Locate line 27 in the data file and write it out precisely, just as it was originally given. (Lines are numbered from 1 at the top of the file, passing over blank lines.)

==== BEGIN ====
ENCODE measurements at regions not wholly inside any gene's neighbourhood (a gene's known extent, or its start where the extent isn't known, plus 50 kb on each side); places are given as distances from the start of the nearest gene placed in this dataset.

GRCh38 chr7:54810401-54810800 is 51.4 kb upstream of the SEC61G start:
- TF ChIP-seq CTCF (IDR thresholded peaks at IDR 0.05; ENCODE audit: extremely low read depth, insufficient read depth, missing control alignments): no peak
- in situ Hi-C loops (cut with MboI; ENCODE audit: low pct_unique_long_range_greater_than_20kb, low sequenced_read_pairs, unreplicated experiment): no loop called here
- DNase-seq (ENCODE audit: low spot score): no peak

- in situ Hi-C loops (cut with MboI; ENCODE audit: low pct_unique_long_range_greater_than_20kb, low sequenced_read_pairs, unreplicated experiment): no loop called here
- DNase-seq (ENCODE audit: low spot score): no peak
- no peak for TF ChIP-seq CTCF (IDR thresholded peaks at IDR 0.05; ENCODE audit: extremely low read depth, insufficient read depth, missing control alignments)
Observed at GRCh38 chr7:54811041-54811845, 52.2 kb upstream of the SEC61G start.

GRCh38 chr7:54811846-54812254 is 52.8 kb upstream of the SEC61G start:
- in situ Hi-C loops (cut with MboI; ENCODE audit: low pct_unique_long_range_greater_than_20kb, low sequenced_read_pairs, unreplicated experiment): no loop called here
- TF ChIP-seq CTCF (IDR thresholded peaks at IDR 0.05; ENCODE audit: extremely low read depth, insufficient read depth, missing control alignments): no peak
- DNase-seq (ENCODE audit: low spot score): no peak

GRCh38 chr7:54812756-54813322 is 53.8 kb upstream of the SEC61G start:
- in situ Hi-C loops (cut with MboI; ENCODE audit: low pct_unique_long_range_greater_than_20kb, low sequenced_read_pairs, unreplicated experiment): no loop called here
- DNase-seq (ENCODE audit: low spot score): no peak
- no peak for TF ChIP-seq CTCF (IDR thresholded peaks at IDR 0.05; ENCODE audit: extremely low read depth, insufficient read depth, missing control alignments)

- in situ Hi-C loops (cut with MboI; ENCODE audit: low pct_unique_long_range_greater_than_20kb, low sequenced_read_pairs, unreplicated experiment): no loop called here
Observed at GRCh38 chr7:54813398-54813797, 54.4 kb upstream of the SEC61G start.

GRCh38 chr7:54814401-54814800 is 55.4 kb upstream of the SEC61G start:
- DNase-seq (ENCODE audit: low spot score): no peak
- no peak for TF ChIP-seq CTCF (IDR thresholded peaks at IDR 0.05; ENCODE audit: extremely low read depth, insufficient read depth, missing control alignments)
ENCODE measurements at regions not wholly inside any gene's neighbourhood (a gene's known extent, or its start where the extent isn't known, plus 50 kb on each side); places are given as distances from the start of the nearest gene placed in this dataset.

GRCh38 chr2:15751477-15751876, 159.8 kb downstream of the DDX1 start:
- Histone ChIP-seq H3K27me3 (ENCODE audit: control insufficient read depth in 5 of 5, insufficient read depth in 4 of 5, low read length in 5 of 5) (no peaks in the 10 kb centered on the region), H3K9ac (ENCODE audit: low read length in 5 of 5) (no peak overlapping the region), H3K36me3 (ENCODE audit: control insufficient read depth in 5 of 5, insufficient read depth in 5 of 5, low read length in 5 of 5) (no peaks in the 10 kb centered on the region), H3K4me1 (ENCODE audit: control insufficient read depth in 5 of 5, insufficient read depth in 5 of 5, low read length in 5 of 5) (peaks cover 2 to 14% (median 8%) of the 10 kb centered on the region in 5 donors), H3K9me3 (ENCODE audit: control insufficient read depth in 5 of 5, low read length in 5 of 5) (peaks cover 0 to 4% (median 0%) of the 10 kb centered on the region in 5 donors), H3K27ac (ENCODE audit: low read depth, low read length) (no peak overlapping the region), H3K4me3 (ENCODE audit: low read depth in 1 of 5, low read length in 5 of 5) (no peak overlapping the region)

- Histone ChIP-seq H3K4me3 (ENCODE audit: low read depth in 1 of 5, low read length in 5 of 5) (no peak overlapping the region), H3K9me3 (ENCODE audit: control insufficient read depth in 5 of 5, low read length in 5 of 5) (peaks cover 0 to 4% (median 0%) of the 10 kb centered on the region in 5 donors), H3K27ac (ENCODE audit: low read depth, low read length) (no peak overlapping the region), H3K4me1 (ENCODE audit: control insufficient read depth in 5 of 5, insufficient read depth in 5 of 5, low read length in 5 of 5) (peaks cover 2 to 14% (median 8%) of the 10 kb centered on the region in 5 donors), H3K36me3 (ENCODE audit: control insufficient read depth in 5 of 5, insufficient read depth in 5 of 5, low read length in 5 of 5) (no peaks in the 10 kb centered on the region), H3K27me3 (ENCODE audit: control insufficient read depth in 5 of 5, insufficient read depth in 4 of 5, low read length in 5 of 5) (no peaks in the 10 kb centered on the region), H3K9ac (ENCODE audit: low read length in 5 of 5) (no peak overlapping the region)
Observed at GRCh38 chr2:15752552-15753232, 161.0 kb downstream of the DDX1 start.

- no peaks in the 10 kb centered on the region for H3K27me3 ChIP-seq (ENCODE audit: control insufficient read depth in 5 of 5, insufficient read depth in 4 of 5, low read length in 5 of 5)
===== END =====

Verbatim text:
Observed at GRCh38 chr2:15752552-15753232, 161.0 kb downstream of the DDX1 start.